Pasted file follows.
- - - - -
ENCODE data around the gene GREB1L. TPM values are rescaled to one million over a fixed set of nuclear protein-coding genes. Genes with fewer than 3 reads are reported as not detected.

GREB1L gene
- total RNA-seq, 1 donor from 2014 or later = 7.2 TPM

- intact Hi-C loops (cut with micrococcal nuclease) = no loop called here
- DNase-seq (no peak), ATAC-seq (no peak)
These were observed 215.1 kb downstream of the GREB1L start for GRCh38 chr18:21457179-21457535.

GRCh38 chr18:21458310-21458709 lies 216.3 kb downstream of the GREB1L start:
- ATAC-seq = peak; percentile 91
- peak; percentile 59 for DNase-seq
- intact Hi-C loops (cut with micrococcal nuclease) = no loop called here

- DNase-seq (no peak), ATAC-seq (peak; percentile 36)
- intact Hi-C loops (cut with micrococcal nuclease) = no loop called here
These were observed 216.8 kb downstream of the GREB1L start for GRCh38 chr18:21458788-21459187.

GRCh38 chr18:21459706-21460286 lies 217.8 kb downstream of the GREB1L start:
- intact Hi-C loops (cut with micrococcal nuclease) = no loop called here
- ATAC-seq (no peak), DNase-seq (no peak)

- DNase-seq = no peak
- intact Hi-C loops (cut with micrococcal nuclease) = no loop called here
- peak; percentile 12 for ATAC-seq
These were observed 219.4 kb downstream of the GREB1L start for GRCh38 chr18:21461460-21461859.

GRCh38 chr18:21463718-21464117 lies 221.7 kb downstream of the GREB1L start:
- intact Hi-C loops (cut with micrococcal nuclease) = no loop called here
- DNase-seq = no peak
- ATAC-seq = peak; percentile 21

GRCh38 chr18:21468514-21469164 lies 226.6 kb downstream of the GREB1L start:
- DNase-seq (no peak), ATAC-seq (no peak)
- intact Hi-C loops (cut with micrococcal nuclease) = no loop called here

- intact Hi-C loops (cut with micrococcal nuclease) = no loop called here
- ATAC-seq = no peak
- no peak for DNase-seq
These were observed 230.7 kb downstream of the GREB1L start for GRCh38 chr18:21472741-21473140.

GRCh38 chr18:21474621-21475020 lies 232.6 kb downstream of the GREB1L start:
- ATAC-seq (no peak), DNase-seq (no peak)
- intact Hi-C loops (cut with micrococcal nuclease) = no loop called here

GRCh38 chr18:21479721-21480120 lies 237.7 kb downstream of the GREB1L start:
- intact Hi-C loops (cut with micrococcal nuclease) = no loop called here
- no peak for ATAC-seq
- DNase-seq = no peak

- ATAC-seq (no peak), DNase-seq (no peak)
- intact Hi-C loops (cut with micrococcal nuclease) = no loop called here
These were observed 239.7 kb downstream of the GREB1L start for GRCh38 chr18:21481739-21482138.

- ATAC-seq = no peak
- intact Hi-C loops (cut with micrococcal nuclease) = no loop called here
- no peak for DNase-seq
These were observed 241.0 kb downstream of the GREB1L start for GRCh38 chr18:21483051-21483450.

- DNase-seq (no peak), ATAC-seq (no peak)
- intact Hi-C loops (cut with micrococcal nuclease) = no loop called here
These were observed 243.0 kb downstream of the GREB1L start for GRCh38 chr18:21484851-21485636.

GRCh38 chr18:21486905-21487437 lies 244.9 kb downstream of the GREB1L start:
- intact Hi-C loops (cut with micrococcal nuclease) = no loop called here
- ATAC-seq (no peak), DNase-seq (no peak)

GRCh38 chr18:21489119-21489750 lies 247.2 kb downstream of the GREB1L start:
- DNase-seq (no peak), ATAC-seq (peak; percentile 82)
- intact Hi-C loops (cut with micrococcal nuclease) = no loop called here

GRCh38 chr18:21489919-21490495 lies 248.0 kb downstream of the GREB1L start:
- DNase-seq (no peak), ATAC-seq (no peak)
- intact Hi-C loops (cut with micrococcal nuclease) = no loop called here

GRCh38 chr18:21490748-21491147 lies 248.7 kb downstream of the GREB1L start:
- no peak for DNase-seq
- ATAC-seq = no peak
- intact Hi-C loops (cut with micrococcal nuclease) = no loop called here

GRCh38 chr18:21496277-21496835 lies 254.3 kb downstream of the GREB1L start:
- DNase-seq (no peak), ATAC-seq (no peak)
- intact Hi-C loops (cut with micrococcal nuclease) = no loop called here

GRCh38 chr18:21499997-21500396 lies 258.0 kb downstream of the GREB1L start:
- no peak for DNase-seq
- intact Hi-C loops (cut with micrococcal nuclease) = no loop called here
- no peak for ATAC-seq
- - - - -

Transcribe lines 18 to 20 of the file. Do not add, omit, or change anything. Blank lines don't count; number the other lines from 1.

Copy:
- intact Hi-C loops (cut with micrococcal nuclease) = no loop called here
- peak; percentile 12 for ATAC-seq
These were observed 219.4 kb downstream of the GREB1L start for GRCh38 chr18:21461460-21461859.